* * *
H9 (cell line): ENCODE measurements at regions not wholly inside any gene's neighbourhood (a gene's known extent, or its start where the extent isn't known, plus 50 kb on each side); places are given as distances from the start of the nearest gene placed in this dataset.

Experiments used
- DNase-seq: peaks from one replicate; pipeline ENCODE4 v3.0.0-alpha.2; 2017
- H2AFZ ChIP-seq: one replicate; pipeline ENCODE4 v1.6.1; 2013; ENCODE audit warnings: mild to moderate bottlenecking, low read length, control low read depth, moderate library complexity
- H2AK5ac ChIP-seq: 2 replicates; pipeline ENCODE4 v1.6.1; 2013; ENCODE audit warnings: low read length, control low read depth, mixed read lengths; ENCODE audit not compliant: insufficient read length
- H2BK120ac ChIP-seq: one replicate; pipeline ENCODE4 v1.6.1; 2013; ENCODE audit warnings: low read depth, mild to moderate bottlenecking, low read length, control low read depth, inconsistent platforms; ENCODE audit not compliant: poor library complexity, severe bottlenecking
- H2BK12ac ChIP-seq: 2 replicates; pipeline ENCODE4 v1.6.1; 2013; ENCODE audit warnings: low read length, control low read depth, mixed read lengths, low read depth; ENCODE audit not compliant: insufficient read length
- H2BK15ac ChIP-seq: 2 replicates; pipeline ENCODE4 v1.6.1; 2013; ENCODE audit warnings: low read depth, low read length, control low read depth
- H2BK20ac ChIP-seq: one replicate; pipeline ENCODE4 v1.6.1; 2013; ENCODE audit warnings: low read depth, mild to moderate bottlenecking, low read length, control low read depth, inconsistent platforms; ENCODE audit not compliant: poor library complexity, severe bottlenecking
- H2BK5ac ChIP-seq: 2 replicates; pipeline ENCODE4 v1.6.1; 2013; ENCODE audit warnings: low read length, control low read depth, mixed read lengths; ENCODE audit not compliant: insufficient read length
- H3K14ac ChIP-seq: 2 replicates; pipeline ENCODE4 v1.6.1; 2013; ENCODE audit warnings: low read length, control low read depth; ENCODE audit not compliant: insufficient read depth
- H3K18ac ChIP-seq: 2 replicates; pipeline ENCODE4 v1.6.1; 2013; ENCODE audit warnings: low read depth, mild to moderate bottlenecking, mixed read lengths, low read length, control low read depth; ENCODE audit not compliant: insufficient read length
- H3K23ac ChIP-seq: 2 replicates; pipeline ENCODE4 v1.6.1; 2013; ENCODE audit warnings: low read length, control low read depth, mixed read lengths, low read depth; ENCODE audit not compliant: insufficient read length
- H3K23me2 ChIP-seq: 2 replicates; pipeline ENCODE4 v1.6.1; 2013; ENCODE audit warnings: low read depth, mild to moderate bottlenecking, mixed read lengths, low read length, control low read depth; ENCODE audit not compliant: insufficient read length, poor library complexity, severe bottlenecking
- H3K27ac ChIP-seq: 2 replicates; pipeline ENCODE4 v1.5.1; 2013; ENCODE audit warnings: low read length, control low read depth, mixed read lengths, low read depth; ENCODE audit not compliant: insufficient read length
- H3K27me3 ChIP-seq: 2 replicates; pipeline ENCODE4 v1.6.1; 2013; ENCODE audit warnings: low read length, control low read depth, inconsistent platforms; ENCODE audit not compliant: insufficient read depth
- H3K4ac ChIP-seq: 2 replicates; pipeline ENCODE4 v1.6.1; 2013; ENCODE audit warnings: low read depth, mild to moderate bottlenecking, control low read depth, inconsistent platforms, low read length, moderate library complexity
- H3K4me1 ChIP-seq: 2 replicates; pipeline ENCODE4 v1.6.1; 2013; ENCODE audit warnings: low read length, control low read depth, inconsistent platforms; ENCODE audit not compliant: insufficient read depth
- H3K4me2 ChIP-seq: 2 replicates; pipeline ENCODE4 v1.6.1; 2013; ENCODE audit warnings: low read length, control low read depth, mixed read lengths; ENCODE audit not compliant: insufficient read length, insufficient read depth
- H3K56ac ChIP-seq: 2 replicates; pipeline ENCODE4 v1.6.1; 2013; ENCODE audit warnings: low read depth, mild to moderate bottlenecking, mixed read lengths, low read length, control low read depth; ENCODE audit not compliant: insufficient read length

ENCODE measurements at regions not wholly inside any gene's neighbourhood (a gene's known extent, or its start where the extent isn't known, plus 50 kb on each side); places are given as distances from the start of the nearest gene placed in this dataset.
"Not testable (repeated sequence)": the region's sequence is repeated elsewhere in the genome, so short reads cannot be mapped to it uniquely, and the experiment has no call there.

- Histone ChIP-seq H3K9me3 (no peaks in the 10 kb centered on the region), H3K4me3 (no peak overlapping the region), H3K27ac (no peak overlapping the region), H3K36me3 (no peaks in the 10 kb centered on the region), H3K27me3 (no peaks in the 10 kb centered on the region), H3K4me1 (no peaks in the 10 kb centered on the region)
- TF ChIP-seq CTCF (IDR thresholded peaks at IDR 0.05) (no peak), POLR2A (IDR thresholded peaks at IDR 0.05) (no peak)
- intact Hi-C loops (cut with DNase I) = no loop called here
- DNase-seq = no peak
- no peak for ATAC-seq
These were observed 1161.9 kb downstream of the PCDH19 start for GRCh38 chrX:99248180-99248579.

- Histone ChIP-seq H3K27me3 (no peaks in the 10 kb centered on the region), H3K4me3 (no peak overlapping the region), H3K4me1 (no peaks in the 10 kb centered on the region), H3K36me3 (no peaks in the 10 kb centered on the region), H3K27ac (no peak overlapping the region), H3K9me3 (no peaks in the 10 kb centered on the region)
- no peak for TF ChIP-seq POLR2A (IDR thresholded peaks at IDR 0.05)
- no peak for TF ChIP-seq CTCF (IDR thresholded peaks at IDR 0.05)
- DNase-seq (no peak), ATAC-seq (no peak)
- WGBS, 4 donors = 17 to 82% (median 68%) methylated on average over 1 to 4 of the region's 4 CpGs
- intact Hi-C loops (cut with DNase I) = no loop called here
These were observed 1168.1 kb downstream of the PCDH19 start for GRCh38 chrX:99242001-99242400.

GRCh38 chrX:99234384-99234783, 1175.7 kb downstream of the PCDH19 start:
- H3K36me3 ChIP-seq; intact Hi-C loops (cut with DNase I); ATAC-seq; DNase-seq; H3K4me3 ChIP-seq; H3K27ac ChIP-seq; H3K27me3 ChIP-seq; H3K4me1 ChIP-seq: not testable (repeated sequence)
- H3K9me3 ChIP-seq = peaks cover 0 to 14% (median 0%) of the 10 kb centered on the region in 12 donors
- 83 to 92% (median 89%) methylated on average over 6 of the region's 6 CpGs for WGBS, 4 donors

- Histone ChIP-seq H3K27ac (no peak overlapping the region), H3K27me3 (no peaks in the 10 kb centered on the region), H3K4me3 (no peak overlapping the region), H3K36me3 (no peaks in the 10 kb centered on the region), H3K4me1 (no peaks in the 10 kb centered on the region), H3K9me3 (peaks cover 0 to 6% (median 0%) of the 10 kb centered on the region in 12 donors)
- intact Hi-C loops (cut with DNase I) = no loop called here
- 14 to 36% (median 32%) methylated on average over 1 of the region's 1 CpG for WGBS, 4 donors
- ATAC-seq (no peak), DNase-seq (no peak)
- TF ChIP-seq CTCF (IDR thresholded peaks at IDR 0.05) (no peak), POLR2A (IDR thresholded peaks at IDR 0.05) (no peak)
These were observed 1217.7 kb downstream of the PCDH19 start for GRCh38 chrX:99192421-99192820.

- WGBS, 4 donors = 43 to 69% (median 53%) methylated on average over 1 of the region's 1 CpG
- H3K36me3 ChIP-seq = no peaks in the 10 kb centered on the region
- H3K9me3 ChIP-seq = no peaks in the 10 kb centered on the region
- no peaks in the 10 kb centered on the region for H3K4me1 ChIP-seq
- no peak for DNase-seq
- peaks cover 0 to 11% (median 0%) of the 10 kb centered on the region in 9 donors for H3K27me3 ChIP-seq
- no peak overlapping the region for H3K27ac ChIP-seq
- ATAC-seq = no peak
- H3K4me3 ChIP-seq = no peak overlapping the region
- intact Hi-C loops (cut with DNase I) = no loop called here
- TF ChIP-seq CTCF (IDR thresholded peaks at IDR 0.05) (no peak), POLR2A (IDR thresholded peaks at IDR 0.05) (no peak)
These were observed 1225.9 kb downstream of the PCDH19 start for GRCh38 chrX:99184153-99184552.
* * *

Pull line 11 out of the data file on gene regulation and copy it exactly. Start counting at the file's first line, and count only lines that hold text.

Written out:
- H3K14ac ChIP-seq: 2 replicates; pipeline ENCODE4 v1.6.1; 2013; ENCODE audit warnings: low read length, control low read depth; ENCODE audit not compliant: insufficient read depth